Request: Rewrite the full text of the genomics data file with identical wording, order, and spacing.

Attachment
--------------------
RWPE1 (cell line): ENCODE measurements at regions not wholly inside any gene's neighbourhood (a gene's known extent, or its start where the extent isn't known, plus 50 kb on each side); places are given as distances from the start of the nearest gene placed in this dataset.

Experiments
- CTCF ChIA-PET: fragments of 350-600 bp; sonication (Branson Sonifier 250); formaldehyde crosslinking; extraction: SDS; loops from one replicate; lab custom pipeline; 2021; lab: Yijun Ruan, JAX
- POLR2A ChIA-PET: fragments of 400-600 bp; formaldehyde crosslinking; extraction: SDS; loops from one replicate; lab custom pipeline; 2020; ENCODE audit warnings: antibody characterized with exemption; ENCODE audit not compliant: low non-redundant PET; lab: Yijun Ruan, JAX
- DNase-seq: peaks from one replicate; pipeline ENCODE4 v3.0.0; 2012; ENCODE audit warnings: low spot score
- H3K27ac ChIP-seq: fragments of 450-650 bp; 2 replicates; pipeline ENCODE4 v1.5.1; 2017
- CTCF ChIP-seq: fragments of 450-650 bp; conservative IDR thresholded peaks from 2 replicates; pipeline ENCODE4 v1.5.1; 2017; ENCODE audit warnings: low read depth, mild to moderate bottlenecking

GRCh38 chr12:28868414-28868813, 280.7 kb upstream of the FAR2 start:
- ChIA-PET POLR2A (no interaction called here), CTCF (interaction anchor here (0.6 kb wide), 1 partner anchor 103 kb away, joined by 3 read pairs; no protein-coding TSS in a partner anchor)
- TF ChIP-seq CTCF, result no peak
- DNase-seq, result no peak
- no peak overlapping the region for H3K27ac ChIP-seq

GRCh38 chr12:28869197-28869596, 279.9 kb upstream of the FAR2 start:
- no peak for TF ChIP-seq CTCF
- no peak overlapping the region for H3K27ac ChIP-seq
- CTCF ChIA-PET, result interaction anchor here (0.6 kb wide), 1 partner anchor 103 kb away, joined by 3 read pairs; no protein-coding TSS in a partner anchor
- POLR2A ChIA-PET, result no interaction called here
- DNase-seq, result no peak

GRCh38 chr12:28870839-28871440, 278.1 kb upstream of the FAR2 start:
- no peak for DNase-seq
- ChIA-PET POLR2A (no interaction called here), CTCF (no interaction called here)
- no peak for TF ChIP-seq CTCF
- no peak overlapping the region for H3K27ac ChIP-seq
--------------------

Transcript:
RWPE1 (cell line): ENCODE measurements at regions not wholly inside any gene's neighbourhood (a gene's known extent, or its start where the extent isn't known, plus 50 kb on each side); places are given as distances from the start of the nearest gene placed in this dataset.

Experiments
- CTCF ChIA-PET: fragments of 350-600 bp; sonication (Branson Sonifier 250); formaldehyde crosslinking; extraction: SDS; loops from one replicate; lab custom pipeline; 2021; lab: Yijun Ruan, JAX
- POLR2A ChIA-PET: fragments of 400-600 bp; formaldehyde crosslinking; extraction: SDS; loops from one replicate; lab custom pipeline; 2020; ENCODE audit warnings: antibody characterized with exemption; ENCODE audit not compliant: low non-redundant PET; lab: Yijun Ruan, JAX
- DNase-seq: peaks from one replicate; pipeline ENCODE4 v3.0.0; 2012; ENCODE audit warnings: low spot score
- H3K27ac ChIP-seq: fragments of 450-650 bp; 2 replicates; pipeline ENCODE4 v1.5.1; 2017
- CTCF ChIP-seq: fragments of 450-650 bp; conservative IDR thresholded peaks from 2 replicates; pipeline ENCODE4 v1.5.1; 2017; ENCODE audit warnings: low read depth, mild to moderate bottlenecking

GRCh38 chr12:28868414-28868813, 280.7 kb upstream of the FAR2 start:
- ChIA-PET POLR2A (no interaction called here), CTCF (interaction anchor here (0.6 kb wide), 1 partner anchor 103 kb away, joined by 3 read pairs; no protein-coding TSS in a partner anchor)
- TF ChIP-seq CTCF, result no peak
- DNase-seq, result no peak
- no peak overlapping the region for H3K27ac ChIP-seq

GRCh38 chr12:28869197-28869596, 279.9 kb upstream of the FAR2 start:
- no peak for TF ChIP-seq CTCF
- no peak overlapping the region for H3K27ac ChIP-seq
- CTCF ChIA-PET, result interaction anchor here (0.6 kb wide), 1 partner anchor 103 kb away, joined by 3 read pairs; no protein-coding TSS in a partner anchor
- POLR2A ChIA-PET, result no interaction called here
- DNase-seq, result no peak

GRCh38 chr12:28870839-28871440, 278.1 kb upstream of the FAR2 start:
- no peak for DNase-seq
- ChIA-PET POLR2A (no interaction called here), CTCF (no interaction called here)
- no peak for TF ChIP-seq CTCF
- no peak overlapping the region for H3K27ac ChIP-seq